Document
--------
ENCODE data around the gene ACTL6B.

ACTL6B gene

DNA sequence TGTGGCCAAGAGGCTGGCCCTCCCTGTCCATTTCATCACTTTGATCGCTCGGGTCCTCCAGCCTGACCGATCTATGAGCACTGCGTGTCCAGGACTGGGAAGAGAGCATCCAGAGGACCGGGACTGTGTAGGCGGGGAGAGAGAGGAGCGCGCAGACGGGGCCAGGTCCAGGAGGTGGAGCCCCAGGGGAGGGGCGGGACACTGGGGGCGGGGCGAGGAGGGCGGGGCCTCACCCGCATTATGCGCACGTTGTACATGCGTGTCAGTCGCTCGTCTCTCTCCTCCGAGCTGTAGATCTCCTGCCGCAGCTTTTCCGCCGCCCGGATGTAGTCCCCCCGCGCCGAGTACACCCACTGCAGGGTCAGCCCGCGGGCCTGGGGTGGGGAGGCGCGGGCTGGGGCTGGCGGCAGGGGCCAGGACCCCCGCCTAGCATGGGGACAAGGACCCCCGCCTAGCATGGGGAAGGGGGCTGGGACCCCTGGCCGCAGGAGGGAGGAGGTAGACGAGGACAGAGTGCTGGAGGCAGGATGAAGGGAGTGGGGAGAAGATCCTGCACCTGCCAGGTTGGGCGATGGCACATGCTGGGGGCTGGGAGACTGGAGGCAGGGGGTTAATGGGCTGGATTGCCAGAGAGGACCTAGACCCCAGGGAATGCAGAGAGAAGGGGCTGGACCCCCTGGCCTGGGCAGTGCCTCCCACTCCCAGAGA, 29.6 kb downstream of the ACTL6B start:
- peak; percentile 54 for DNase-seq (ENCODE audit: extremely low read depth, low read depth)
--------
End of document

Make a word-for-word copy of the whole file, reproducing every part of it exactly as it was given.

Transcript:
ENCODE data around the gene ACTL6B.

ACTL6B gene

DNA sequence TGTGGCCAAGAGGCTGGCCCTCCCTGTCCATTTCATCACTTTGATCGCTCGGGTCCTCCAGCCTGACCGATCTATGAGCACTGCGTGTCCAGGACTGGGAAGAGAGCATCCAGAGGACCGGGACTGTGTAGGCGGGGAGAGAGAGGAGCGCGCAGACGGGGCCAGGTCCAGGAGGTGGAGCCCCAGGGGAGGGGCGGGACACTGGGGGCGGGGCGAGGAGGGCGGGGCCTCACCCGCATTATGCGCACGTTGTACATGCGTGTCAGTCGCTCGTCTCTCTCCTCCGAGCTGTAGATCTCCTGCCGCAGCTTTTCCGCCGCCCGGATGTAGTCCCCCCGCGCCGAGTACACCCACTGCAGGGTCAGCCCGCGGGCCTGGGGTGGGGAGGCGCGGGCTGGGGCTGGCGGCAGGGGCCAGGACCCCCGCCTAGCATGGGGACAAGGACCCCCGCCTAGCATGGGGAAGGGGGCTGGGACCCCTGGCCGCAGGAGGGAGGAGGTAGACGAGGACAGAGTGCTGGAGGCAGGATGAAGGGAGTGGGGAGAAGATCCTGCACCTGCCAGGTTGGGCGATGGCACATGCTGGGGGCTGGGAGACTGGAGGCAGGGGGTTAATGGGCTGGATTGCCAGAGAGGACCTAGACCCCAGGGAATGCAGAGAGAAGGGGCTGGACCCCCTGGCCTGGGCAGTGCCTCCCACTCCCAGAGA, 29.6 kb downstream of the ACTL6B start:
- peak; percentile 54 for DNase-seq (ENCODE audit: extremely low read depth, low read depth)